By Anna Merlan
By Lee Escobedo
By Alice Laussade
By Scott Reitz
By Claire Lawton
By Kiernan Maletsky
By Anna Merlan
Smiling knowingly from beneath his shabby hat (which looks as though it has seen more than a few free bowls of soup), Smith is ideal in the well-worn role, but--to borrow songstress Loreena McKennitt's term for her sublime backing ensemble--he's also an idling Porsche, squelched into mannered behavior that can scarcely contain his ample reservoirs of charm and wit. (Note to producers: Let Smith direct Redford next time.)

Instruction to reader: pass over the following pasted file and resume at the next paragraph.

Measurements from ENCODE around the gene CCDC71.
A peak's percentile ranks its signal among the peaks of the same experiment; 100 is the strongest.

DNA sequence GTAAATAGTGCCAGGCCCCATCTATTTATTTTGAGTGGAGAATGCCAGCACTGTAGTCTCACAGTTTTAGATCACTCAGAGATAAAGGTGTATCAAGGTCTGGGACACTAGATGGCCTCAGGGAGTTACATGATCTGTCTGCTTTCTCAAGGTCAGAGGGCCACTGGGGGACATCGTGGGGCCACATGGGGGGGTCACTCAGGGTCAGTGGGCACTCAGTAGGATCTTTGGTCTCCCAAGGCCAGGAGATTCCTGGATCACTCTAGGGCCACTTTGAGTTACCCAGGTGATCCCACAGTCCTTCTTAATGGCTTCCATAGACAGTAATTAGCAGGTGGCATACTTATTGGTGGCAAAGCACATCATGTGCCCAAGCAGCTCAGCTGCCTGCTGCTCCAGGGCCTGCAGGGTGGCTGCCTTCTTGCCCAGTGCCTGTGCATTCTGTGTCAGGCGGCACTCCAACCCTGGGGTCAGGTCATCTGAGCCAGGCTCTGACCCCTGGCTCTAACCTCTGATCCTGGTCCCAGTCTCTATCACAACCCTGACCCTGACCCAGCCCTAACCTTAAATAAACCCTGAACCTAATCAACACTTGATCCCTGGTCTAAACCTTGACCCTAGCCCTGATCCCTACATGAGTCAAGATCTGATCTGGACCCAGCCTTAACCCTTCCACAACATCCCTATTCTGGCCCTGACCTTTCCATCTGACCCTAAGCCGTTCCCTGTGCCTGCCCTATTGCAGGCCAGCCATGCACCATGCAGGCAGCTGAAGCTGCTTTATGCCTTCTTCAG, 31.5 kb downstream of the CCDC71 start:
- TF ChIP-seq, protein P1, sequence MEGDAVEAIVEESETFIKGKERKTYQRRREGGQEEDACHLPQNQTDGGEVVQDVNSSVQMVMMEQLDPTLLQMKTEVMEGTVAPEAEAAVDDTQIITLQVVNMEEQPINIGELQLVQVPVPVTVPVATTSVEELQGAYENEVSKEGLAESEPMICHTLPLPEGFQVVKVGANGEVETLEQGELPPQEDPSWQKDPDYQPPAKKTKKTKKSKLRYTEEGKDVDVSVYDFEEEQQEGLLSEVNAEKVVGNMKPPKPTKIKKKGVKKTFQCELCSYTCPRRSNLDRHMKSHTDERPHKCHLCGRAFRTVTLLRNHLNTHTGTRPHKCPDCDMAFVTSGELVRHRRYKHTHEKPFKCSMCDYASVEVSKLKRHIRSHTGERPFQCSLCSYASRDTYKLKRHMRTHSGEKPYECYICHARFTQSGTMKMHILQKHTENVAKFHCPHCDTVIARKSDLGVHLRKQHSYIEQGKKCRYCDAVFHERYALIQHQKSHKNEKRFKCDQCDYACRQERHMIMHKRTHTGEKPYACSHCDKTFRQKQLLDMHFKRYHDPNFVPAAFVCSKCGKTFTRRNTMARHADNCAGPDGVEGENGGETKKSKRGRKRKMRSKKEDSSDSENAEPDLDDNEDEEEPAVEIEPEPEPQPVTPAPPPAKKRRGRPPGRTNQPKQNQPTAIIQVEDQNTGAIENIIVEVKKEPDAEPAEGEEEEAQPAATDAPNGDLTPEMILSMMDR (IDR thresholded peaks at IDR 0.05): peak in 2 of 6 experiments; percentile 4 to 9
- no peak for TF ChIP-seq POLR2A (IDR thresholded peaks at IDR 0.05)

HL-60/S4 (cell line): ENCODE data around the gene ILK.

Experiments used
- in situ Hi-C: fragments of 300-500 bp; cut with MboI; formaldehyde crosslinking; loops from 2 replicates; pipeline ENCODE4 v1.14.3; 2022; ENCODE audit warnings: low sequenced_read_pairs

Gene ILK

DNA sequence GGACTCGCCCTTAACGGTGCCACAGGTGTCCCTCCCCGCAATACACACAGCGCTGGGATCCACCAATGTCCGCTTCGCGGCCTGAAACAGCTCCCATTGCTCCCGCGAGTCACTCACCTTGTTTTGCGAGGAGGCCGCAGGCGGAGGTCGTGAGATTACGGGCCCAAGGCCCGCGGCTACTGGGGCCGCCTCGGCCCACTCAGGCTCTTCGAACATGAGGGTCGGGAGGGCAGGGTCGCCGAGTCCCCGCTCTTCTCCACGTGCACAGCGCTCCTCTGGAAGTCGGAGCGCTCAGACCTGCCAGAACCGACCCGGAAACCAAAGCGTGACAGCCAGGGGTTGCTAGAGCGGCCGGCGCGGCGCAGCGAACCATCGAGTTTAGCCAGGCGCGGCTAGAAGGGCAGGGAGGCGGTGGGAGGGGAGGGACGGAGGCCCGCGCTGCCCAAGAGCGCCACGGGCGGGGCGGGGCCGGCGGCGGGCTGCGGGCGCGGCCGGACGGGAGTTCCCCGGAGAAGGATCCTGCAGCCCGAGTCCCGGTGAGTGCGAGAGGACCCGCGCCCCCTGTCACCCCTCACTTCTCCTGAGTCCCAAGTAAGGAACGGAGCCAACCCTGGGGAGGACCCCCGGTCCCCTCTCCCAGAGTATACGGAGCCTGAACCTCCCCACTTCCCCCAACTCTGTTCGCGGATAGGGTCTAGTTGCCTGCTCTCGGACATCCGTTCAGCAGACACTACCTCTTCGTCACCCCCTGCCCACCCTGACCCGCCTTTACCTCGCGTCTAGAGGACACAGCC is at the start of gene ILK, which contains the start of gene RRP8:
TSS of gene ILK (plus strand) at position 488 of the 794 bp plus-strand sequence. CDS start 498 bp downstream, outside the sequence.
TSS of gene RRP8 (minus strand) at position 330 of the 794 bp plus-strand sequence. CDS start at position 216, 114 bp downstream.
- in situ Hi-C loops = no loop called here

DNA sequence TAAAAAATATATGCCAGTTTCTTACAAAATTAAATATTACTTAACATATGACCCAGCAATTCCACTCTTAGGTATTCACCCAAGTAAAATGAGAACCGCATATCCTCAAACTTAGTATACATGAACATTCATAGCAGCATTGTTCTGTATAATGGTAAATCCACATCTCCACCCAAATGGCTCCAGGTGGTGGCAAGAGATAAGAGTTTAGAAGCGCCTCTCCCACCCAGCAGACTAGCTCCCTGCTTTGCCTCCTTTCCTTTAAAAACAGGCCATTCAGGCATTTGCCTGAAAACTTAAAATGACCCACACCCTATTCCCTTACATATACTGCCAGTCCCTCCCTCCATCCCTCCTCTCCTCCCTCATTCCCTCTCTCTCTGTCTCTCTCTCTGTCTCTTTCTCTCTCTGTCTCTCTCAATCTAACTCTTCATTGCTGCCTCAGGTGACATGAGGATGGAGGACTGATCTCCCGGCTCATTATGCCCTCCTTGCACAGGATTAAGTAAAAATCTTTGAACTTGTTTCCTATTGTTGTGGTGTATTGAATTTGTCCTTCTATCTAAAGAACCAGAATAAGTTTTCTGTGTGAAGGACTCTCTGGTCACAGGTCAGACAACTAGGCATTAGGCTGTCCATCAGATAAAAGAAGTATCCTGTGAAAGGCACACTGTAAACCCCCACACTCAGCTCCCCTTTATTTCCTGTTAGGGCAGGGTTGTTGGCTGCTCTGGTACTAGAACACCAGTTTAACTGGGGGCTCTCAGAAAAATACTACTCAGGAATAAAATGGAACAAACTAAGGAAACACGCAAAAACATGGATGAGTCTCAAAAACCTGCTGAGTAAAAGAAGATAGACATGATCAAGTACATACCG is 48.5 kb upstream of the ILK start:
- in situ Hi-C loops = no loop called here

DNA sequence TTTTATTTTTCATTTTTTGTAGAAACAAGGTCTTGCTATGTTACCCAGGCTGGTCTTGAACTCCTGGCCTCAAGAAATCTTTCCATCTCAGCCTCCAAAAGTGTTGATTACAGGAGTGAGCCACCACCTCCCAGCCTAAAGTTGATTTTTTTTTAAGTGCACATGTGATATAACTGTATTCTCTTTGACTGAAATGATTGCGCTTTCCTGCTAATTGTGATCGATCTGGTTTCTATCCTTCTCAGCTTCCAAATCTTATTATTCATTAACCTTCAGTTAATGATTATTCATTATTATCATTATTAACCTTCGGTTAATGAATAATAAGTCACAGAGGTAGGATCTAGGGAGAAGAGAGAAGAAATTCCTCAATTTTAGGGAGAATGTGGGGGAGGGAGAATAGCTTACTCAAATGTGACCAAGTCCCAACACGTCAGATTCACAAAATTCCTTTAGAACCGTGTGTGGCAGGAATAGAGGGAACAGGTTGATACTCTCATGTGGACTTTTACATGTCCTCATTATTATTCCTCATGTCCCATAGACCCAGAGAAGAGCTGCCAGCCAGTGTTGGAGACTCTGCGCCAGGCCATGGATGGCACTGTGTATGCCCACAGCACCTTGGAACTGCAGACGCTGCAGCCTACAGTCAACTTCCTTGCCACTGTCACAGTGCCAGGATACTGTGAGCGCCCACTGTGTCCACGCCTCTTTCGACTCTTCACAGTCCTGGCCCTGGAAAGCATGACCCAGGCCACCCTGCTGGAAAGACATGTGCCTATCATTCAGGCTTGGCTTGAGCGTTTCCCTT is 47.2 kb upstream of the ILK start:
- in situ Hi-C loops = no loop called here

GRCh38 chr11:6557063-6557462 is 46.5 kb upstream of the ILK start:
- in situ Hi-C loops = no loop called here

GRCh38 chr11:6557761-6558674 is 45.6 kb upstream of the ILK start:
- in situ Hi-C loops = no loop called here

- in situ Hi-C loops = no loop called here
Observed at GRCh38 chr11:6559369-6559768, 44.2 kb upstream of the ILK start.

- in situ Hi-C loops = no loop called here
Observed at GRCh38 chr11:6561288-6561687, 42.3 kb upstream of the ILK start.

He's the best of the bunch here, but the movie's detached rosiness adds a cumbersome handicap, as with Theron--whose every scene looks like springtime in a pantyliner commercial--and Damon, who is simply another diluted entry in a growing line of stand-ins (Hutton, Pitt, Fiennes) for the director himself.
Like most of his films after the poignant Ordinary People and jovial Milagro Beanfield War--especially the interminable Horse Whisperer--Bagger Vance is a story of healing that shies away from its own soulful potential, cowering behind lush cinematography and immaculate production design. In essence, it's another pretty and polite story of a wrecked course's having its divots systematically replaced.
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